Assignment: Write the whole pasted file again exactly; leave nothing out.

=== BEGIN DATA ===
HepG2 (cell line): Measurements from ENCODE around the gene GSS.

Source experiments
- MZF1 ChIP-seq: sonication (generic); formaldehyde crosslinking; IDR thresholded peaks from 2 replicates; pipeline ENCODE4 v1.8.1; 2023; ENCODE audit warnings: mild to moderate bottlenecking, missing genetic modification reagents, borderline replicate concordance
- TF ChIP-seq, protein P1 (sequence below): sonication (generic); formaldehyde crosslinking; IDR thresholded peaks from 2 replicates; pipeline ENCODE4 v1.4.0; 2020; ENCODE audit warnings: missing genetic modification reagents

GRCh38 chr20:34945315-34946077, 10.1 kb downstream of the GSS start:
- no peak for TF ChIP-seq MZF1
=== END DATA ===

HepG2 (cell line): Measurements from ENCODE around the gene GSS.

Source experiments
- MZF1 ChIP-seq: sonication (generic); formaldehyde crosslinking; IDR thresholded peaks from 2 replicates; pipeline ENCODE4 v1.8.1; 2023; ENCODE audit warnings: mild to moderate bottlenecking, missing genetic modification reagents, borderline replicate concordance
- TF ChIP-seq, protein P1 (sequence below): sonication (generic); formaldehyde crosslinking; IDR thresholded peaks from 2 replicates; pipeline ENCODE4 v1.4.0; 2020; ENCODE audit warnings: missing genetic modification reagents

GRCh38 chr20:34945315-34946077, 10.1 kb downstream of the GSS start:
- no peak for TF ChIP-seq MZF1